- up to 20 cm long
- olive/yellow with grey belly
- males have bright yellow throats during mating season
- very large ear drums (tympanic membranes)
- the skin fold is wrapped around the ear drum, but there are no ridges down the back
(Video 1:30 3.85 MB)
Once upon a time, museum researchers used to focus more on collecting and displaying living things than on interpreting patterns in nature.
Hi, I’m Connie Mitchell, here with Gavin Hanke from the Royal BC Museum. Gavin’s curator of vertebrate zoology.
Gavin, what are we doing here in the middle of this park?
Well, you can’t make a good museum display without new information and this can be found even in a city park.
What new information are we going to find in the middle of this duck pond?
What about this?
Wait a sec, I actually know that, that’s a Red-eared Turtle.
I didn’t know they were from southern British Columbia.
They’re here now, yeah.
What do you mean?
These are exotic animals. These were normally found in the Mississippi River. They’ve been dumped here, these are unwanted pets. Most people don’t realize the damage that they can cause.
Let’s have a look over here.
And here’s a bullfrog.
Exotic species like these threaten the environment when they spread outside of cities.
I imagine natural change is inevitable, but releasing unwanted pets is just wrong in more ways than we can imagine.
BC’s unique environment becomes less so with every exotic species that gets released. We should do what we can to prevent the release of exotics, especially pets.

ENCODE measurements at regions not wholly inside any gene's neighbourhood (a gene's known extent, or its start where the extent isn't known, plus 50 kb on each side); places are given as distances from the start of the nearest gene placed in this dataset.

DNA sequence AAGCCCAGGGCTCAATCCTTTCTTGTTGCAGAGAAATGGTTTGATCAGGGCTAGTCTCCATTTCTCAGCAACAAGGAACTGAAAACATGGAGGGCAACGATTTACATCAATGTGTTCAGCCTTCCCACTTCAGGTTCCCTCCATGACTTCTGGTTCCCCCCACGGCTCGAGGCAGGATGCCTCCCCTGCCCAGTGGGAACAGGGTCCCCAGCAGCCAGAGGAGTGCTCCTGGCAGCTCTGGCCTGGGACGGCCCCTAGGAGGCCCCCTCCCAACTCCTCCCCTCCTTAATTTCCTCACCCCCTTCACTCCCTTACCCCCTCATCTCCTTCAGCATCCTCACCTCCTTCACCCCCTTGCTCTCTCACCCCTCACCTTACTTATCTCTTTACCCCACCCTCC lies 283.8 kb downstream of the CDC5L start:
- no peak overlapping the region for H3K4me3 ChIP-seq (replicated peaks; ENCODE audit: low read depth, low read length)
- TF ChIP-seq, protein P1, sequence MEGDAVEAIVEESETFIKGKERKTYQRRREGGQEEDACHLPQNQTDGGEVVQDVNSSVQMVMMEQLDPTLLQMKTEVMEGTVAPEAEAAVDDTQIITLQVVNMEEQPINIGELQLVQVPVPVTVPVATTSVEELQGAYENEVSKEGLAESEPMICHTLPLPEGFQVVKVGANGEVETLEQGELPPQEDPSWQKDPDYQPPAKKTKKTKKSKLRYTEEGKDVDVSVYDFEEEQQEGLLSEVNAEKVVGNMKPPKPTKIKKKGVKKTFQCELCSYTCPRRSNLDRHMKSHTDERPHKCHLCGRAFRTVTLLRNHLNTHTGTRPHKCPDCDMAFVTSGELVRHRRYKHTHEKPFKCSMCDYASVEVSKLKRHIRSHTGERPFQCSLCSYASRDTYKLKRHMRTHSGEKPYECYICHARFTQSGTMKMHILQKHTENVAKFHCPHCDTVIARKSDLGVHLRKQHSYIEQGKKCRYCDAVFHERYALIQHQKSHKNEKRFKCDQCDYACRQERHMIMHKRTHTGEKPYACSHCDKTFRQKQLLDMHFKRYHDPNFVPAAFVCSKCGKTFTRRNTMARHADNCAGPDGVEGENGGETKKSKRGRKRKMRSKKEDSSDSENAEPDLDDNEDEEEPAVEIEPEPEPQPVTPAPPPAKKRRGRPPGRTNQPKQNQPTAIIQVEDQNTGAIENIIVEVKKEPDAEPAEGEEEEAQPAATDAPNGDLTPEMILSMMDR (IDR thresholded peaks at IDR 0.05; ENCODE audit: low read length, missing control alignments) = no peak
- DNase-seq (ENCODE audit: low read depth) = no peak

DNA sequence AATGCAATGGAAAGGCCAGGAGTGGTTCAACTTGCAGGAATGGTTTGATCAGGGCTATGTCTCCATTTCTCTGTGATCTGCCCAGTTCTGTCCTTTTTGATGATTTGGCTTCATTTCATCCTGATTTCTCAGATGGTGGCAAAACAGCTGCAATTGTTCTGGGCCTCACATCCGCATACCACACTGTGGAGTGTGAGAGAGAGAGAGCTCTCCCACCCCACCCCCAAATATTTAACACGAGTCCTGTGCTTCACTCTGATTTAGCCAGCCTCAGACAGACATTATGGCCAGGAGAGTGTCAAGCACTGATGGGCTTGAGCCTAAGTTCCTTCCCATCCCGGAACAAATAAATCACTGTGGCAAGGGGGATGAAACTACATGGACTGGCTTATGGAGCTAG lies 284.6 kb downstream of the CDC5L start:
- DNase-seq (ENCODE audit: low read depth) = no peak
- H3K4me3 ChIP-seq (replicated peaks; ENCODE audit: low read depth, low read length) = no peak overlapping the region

A failed frog leg industry and a voracious eater threaten native frogs.
The American Bullfrog, is the largest of the North American frogs - it can grow to the size of a dinner plate and half a kilogram, and have an appetite to match its size. Bullfrogs will voraciously eat native species, including frogs, snakes, insects, small turtles, birds and mammals - anything they can catch in their large mouths. Bullfrogs are found in freshwater ponds and lakes across southern Vancouver Island, some Gulf Islands and the Lower Mainland. Adult males have a distinctive and booming "jug-o'-rum" call that can be heard around lakes and ponds in the late spring and summer.
Impact on Communities and Native Species
Bullfrogs are bad news for native frog species. The Bullfrog is not only a glutton, eating native frogs, but it also reproduces rapidly and pushes other species from its habitat. A single female frog can lay an egg mass containing up to 20,000 eggs. Bullfrogs also spread a fungal infection that doesn't harm the Bullfrog, but kills other newly exposed frogs. In their native habitat, Bullfrogs have predators such as bass, pike and snapping turtles that keep them in check, but in British Columbia, the usual frog predators find the tadpoles unpalatable and the large adult frogs too big to eat.
Bullfrogs were introduced to supply a frog leg industry that never took off. Frog farms were promoted after World War II as an entrepreneurial venture for returning veterans. The farms, however, didn't make a profit, and the Bullfrogs were released into the wild - and they flourished. Bullfrogs were also imported for sale by aquatic garden supply companies and escaped their backyard ponds. Tadpoles are sometimes inadvertently imported with goldfish shipments and raised by well-meaning pet owners who might not realize their impact.
Even schools can order bullfrogs and tadpoles from biology supply companies, and we can only hope that classes do not release adult frogs when the lesson is over.